Abstract of Title

A title specialist, known as an “Abstractor,” can draft an abstract of title that chains together all recorded title documents associated with the property and draws conclusions on mineral ownership. An abstract of title is useful for the buyer that wants supplemental information or for a mineral investor purchasing a property solely for the mineral rights. An abstract of title could reveal any problem in the chain of title, which would not necessarily be apparent from the last deed in in the chain of title. Our attorneys can assist in the order, review, and interpretation of an abstract of title through a consultation or limited report on title.

Vesting Deed

Even if the title commitment or the abstract of title concludes that a buyer is in an Included Mineral Rights Scenario, a buyer should consult an attorney for an examination of the language in the Vesting Deed prior to closing. Based on previous conversations or a ‘handshake deal’ with the seller, a buyer might think the seller will convey the mineral rights to the property, but the Vesting Deed could state otherwise. The buyer should be on the lookout for any mineral rights reservation language in the Vesting Deed that does not adhere to the buyer’s understanding of the sale.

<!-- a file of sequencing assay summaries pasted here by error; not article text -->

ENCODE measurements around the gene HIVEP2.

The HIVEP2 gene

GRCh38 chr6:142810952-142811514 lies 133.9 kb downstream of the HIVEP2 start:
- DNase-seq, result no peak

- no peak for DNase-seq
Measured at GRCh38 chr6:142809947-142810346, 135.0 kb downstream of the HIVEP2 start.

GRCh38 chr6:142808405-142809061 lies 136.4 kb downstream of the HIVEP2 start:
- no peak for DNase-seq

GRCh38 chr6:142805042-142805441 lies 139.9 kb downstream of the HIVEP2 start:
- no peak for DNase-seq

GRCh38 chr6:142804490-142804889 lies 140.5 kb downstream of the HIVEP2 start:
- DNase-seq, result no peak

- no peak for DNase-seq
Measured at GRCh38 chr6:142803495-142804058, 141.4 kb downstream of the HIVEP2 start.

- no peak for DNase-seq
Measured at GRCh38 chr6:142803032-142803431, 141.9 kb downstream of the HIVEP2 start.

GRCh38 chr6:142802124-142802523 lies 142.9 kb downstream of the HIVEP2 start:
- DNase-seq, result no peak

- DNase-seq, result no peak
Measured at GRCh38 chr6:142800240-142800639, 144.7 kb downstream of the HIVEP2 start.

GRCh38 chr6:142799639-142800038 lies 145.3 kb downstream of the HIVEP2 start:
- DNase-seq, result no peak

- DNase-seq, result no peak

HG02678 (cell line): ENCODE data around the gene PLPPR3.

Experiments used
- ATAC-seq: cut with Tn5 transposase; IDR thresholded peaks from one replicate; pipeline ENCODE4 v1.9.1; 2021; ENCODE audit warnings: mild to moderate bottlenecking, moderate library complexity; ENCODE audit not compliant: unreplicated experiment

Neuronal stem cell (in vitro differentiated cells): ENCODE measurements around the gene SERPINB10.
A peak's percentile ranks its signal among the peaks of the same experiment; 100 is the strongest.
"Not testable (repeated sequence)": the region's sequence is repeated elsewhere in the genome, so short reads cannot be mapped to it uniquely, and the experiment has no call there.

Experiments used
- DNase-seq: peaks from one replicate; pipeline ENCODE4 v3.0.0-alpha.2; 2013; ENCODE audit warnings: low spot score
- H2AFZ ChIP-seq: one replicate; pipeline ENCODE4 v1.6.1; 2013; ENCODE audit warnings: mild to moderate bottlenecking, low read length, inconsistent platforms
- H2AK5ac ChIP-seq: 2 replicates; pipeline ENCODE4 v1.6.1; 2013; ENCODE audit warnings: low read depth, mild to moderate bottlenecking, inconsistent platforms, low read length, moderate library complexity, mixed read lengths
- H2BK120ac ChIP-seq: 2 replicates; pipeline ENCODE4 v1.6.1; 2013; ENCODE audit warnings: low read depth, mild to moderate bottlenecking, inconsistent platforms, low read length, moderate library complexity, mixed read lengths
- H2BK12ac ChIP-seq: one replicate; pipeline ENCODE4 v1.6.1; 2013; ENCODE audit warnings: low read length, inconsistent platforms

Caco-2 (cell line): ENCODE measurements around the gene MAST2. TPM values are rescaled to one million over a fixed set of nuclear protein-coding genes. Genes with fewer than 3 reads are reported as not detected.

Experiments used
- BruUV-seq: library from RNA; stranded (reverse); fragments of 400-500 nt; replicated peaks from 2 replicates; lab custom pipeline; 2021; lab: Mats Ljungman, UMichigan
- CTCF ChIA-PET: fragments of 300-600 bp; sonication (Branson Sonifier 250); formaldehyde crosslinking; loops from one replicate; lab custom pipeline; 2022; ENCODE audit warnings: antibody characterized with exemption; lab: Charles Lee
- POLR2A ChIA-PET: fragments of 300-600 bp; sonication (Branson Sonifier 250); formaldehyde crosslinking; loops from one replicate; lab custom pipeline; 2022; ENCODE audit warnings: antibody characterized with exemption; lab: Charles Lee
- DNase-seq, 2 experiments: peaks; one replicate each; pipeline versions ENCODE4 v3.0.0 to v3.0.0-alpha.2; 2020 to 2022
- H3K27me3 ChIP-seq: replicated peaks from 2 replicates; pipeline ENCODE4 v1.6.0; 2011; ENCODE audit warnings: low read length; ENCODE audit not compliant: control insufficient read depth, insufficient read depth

Identifying the Mineral Status of a Property

A savvy buyer should take the research a step further to determine the ‘status’ of the mineral rights associated with a property. The property’s mineral rights status will inform the buyer on the lease-ability of minerals found on the property, the timing of potential oil and gas operations, and the existence, if any, of royalty payments from producing oil and gas wells.

Open Mineral Rights

A mineral owner can use the title commitment and/or the abstract of title to determine if any prior owner ever executed an oil and gas lease on the property. If there are no prior mineral leases on the property, or if a prior mineral lease has expired, the mineral rights are said to be ‘open.’ A mineral owner whose rights are ‘open’ is entitled to negotiate an oil and gas lease with an interested company and receive lease payments and production royalties.

Leased Mineral Rights

If mineral rights are not ‘open’ then they are said to be ‘leased.’ If the mineral rights are ‘leased’ then an oil and gas company has the right to produce or is already producing the minerals from the property. Discovering a property has a ‘leased’ status is not the end of the conversation. A buyer should consult an attorney to determine how much time is left on the lease, application of specific provisions in the lease, and whether or not the company, known as the Lessee, has drilled a well under the lease.

Practical Implications for all Buyers